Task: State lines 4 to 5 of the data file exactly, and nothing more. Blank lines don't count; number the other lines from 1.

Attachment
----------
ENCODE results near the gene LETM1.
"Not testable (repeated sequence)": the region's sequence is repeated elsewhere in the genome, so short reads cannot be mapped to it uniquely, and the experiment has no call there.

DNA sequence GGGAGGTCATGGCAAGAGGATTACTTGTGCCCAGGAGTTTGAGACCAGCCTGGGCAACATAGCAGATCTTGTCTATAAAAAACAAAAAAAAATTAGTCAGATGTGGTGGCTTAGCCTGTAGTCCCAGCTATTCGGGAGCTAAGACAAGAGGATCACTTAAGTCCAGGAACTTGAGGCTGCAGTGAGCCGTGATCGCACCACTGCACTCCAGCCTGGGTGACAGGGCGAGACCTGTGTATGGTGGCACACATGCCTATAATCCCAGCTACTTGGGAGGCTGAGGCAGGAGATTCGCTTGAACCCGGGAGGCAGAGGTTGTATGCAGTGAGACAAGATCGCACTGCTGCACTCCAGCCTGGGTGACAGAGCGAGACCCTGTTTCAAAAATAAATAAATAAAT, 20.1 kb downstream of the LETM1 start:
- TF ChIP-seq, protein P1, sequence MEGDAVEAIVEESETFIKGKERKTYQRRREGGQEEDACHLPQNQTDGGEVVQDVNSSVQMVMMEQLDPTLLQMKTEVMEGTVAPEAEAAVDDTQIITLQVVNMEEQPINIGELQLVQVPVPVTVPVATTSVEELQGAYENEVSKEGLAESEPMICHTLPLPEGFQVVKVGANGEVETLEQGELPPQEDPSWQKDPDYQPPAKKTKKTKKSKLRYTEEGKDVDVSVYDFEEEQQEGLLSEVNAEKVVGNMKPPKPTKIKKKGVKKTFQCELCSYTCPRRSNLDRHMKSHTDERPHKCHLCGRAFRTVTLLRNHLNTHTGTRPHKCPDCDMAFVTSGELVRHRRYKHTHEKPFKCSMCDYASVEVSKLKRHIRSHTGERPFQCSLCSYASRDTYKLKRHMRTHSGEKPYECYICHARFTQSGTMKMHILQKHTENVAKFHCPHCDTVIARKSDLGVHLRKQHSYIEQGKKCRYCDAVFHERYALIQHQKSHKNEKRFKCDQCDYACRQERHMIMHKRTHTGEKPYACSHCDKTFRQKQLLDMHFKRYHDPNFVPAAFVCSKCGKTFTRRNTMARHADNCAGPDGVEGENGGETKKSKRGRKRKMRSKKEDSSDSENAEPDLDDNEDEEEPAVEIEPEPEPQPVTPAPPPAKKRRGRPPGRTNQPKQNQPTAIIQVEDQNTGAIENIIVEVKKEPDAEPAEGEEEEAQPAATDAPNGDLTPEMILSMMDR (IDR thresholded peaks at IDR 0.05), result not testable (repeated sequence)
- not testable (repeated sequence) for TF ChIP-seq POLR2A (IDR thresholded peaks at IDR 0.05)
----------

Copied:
- TF ChIP-seq, protein P1, sequence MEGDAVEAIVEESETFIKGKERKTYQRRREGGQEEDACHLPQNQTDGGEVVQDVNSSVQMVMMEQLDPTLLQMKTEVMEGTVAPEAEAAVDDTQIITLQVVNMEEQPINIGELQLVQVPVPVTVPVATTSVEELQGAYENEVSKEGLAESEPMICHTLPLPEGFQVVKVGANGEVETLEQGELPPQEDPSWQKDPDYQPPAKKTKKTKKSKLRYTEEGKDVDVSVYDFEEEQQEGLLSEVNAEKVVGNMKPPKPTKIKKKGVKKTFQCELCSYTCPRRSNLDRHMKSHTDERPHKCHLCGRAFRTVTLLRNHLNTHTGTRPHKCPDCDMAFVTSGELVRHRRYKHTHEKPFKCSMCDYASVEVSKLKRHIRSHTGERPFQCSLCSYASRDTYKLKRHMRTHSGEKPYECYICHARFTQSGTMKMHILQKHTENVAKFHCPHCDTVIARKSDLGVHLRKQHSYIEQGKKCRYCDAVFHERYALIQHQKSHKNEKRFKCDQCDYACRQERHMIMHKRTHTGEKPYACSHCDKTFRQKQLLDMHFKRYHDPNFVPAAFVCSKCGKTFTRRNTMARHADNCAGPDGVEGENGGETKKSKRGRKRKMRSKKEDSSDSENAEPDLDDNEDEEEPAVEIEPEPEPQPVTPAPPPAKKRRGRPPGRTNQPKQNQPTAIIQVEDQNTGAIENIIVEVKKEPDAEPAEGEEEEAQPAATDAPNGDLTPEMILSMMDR (IDR thresholded peaks at IDR 0.05), result not testable (repeated sequence)
- not testable (repeated sequence) for TF ChIP-seq POLR2A (IDR thresholded peaks at IDR 0.05)